Jamesville Correctional Facility merger on hold, says sheriff
It appears the plan to merge Onondaga County’s Jamesville Prison with the downtown Justice Center is on hold.
Back in February, the county legislature approved a personnel resolution that eliminated the positions at Jamesville and re-created them at the Justice Center. The county executive gave an April 1 deadline to close the correctional facility, but Sheriff Toby Shelley said it’s apparently not happening.
“A week ago, received a letter from the county law office saying that the whole thing is on hold," Shelley said. "It didn't give a date for how long.”
Shelley said the state commission of corrections identified repairs at the justice center that required the decertification of two pods, or 120 beds, until the work is finished. Without those beds, he said it’s impossible to merge the jails. He also said the other pods will likely undergo similar repairs.
Shelley reiterated that even when all beds are available at the justice center, it’s still not enough to absorb Jamesville’s population and accommodate inmate classification issues.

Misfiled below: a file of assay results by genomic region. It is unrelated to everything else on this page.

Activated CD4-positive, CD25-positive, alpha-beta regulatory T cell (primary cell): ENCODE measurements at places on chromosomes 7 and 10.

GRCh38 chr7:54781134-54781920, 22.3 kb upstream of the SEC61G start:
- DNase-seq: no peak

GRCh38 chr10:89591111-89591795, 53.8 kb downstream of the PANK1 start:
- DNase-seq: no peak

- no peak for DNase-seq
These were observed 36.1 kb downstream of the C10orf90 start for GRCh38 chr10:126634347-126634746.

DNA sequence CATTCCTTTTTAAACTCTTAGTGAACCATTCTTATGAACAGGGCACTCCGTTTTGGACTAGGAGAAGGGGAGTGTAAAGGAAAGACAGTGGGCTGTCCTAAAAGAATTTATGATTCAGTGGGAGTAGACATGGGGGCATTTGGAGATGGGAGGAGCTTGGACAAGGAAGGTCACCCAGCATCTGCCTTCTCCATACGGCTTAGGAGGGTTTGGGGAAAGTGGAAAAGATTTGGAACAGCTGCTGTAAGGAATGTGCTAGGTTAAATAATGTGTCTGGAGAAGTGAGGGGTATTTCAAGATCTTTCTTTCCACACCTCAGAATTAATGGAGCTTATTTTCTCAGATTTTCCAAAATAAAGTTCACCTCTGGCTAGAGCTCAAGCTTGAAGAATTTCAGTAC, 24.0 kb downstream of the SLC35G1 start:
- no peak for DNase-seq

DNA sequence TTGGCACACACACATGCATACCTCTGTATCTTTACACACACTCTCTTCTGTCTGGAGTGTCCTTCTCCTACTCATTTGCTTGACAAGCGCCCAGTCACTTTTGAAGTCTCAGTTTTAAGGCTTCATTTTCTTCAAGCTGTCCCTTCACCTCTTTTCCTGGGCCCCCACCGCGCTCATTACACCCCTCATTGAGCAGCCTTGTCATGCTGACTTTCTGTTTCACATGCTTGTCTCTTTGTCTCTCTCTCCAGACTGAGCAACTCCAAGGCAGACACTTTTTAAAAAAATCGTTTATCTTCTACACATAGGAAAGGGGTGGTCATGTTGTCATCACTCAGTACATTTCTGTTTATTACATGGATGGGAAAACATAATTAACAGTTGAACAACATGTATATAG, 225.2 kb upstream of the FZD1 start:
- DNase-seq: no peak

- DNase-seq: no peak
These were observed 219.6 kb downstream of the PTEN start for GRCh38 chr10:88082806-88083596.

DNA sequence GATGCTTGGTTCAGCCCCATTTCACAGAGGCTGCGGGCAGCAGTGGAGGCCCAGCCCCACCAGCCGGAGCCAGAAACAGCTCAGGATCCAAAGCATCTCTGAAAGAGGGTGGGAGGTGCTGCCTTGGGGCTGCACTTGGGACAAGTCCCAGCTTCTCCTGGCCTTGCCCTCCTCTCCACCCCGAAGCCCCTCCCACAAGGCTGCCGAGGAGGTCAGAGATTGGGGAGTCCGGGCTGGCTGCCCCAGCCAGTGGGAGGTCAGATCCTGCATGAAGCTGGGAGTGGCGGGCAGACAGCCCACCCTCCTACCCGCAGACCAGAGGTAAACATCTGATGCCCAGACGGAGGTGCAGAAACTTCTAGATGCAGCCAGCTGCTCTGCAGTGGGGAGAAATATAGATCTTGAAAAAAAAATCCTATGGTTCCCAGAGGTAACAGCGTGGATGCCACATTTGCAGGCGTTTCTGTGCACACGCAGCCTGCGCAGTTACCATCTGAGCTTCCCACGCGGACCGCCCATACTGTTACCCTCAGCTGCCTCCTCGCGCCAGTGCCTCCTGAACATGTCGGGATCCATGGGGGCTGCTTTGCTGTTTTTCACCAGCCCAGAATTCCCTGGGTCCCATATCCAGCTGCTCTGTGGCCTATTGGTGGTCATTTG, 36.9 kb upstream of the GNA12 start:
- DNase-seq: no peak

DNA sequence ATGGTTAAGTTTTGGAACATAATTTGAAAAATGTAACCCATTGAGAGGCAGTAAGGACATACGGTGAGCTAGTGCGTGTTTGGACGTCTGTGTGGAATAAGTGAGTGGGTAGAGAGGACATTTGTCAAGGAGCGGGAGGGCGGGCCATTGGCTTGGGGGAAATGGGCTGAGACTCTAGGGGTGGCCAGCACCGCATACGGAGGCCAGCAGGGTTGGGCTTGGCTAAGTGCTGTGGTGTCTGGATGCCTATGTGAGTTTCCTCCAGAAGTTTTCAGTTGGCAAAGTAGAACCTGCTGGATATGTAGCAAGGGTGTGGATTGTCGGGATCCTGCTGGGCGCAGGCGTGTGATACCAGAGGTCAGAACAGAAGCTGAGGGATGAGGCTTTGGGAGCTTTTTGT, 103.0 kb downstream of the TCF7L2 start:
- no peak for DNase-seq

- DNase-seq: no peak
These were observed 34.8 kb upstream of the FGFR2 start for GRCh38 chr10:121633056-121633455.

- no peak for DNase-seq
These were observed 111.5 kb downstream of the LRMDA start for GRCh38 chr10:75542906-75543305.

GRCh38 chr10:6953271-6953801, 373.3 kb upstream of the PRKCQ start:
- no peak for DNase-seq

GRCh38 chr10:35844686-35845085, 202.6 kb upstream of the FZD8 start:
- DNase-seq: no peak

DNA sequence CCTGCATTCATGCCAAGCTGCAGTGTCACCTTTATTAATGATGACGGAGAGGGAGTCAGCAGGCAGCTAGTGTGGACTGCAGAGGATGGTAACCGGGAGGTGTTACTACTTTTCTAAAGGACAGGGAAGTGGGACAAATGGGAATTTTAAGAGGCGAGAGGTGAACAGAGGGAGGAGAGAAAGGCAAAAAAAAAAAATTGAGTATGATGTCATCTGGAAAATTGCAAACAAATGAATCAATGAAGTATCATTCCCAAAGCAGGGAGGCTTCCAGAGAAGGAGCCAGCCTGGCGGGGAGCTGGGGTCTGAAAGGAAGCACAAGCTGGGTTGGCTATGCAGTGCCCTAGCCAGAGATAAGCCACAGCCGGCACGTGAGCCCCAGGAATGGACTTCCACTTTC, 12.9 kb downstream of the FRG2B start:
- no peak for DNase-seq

“On paper like well, we have all these extra beds. And the reality is you really don't know what happens when you put people together that don't like each other," Shelley said. "They fight. Now they're getting hurt. We have to intervene in the fight. We're potentially getting hurt. On and on.”
He said that adds to the already high $21 million annual cost for inmate health care, and opens up the county to lawsuits. Shelley said the jail population is likely to grow for another reason: the very high number of warrants.
“When COVID hit, they let a lot of people out of our jail and they asked those people you need to come back to court come back to jail eventually," Shelley said. "Well, guess what happened? They didn't show up. So we have 7,500 warrants in Onondaga County and we're starting to see some of those warrants get answered. This police officers are stopping people or however they're finding these people with the warrants. There's a good chance you're gonna see us do a couple of warrant days.”
Shelley said when he was a warrant detective more than 20 years ago, the number of warrants was about a quarter of what it is now. He said that, combined with rollbacks to bail reform by the state, could lead to an overcrowding problem without Jamesville.
Plus, Shelley said, if Jamesville closes, it can’t be reopened without significant renovations to meet current standards. He also said his priority is, and always will be, public safety.
The county executive’s office was unavailable for comment.